We want to remove this from the critical path. Instead we want to trigger zoekt early on, and filter the results we get back from zoekt (based on the output of =graphql.resolveRepositories=). It will still be on the critical path for searcher, but will have a much more efficient implementation since it does much less work.

Complication: version contexts can inject non-HEAD branches. Simplification: version contexts search over a small set of repos, so can use old logic. More generally we will have issues around searching large numbers of repos and wanting to target branches other than HEAD. So we need to design our solution to keep our RepoBranches logic.

Our first attempt at this will be special casing global search queries. Before doing any search work (including graphql.resolveRepositories), we will send the query to Zoekt without RepoBranches filters but a branch:HEAD filter. Global search queries are queries without repo filters and not in a version context.


  • treat public vs private repos differently
  • instrumentation in the RPC layer
  • don’t send zoekt the repos. do auth filtering on response.

[ Wed ]

The queries below sound good. We will investigate the data and create groups for each kind of query. Then we will regularly run the queries and record response times. Those response times will guide our work and show improvements.

Tentative plan for Stefan and Keegan:

  • Keegan and Stefan will work very closely together.
  • Keegan finishes up Streaming work. Stefan may also help.
  • Stefan will create a service which measures search performance for our target queries (prometheus + raw data of performance persisted).
  • We will investigate our search data to create target queries we will measure soon.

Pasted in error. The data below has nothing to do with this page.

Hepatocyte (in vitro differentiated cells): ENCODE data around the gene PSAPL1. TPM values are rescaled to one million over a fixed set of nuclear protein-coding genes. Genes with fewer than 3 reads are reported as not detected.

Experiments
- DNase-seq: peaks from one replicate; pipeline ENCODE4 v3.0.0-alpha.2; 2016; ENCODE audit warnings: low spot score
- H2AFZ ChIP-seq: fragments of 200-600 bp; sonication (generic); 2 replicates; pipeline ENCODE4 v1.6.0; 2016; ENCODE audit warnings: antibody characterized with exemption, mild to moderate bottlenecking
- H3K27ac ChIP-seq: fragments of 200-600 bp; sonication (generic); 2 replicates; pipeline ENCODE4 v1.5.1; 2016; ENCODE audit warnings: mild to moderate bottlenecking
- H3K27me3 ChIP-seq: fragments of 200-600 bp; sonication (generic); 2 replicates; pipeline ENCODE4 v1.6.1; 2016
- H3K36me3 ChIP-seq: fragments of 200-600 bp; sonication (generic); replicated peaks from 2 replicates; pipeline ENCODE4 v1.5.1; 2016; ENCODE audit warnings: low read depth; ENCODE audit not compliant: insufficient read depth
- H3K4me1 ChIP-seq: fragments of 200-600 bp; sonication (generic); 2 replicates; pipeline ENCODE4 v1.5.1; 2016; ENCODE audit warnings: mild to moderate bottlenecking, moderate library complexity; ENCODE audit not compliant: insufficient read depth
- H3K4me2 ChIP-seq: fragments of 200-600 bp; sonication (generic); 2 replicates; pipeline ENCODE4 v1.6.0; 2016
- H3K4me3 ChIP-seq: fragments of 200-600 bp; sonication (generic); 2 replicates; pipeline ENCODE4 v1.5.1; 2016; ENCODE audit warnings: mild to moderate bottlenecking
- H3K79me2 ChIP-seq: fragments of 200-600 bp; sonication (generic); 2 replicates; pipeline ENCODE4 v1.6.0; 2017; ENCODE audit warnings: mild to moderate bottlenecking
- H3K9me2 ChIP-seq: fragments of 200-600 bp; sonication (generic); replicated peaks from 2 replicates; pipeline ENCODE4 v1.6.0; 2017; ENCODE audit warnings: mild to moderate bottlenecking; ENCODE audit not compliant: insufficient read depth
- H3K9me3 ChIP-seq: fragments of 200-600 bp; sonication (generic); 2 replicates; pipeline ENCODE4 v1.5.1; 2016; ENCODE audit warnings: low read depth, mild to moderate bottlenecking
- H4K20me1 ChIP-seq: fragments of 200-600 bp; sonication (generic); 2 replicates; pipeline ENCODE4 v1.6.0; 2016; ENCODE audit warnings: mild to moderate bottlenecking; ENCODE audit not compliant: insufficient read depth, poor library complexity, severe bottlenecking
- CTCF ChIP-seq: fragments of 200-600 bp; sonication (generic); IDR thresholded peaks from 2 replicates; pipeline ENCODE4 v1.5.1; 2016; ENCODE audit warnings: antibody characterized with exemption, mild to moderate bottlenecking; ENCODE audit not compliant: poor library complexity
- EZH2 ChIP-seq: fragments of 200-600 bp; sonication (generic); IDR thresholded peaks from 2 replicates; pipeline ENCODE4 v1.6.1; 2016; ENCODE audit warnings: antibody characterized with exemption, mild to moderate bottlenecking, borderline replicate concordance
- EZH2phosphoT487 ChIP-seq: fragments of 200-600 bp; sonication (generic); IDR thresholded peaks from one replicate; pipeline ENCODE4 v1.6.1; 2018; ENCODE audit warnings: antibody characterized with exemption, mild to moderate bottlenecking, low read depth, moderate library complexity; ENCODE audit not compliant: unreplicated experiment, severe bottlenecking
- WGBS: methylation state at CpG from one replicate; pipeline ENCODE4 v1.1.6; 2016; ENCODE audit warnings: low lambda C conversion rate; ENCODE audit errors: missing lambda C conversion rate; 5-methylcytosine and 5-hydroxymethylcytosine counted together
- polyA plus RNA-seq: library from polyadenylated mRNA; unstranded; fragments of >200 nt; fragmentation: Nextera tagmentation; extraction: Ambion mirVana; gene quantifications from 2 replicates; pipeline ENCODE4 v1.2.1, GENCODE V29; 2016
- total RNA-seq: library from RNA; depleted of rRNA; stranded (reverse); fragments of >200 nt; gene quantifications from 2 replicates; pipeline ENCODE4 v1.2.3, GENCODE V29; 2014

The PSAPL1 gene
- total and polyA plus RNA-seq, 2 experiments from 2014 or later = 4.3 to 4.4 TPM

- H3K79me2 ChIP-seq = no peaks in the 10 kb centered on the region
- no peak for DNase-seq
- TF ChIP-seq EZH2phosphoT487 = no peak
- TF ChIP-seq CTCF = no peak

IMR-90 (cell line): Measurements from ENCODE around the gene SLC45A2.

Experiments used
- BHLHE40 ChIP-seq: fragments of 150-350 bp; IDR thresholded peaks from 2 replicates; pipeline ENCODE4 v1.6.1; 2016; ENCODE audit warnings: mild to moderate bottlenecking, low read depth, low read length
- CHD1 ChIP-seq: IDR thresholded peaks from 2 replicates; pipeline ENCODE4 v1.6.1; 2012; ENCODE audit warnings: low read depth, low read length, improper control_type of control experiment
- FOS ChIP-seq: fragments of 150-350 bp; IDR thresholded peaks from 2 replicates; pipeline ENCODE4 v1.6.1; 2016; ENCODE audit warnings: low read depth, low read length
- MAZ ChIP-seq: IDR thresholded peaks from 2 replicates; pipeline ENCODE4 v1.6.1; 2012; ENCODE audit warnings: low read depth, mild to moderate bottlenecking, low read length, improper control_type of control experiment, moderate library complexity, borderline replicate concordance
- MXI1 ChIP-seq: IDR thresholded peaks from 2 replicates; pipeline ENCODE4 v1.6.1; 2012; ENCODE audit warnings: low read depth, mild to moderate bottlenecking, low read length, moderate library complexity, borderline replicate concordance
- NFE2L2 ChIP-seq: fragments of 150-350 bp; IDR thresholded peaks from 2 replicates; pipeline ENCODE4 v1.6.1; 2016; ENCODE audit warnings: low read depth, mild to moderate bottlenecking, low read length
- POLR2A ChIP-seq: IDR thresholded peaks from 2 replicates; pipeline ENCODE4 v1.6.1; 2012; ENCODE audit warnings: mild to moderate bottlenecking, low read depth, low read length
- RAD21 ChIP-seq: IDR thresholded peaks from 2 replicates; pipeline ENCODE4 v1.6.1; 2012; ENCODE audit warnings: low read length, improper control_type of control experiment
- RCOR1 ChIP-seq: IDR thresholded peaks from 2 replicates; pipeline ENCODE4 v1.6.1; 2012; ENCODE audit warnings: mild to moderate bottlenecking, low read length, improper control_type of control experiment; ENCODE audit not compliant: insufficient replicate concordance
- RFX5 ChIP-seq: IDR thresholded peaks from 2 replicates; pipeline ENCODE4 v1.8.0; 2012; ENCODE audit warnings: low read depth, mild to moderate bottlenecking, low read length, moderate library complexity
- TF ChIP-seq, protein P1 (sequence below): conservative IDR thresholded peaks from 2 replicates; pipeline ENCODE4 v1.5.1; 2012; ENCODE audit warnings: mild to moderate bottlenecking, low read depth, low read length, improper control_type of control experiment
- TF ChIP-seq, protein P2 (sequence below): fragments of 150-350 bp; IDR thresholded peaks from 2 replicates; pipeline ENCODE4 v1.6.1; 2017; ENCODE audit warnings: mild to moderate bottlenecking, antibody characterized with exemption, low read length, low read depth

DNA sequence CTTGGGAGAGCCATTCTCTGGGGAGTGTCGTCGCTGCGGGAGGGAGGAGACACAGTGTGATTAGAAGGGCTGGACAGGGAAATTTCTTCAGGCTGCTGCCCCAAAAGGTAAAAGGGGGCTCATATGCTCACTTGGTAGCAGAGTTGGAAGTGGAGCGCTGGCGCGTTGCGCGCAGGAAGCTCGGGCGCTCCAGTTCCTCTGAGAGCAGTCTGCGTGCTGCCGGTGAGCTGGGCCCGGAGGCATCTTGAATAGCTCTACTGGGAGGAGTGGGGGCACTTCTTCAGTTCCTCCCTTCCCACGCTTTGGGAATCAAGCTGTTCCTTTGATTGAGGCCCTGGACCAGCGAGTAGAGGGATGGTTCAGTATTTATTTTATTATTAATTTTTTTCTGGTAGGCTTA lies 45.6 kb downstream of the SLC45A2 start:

• We will use this document as a living document + log of our work on this project. It will both communicate high level goals/progress as well as contain details over time. This is an experiment.


  • Infrastructure/tools which allow us to easily experiment with zoekt and measure performance (a canary like system which also receives production traffic). We want this as early as possible since it will be so useful to experiments we try (there are lots of ideas we could tackle).

[ Wed ]

First thing to accomplish is establishing a baseline of performance we want to monitor and improve. I think picking a small number of queries which we regularly run against and record the time it takes. We want to measure things that are important, here is a list of ideas to seed the discussion.

  • The sort of queries generated by code intel (type:symbol on a repo). Currently this is by far our most common query, and deserves some measurement and investigation. My gut tells me there are quick wins in our graphql layer. Possibly some more fundemental changes for how symbols works in Zoekt.
  • The sort of queries our users generally do:
    • We should probably analyse a days worth of searches to try and understand this. Below are some guesses.
    • Global literal search with 50k results. A user trying out sourcegraph and just typing something in.
    • Global literal search with ~1k results. Somewhat representative of a search where the user has a goal in mind (ie somewhat specific like an error code).
    • Global literal search with <5 results. Needle in haystack search.
  • The sort of queries structural search generates. IE regex literals broken up with `.*` between them. We may want to add a goal around structural search perf rather. eg pick a query done by the new homepage and try make that fast (and scale). That should inform zoekt work as well as how structural search interacts with zoekt. (imagine if strutural search was integrated into zoekt’s matcher? Or if structural search directly spoke to zoekt and asked zoekt to return file contents in results. So structural search doesn’t fetch archives)

Some links to discussions around zoekt performance: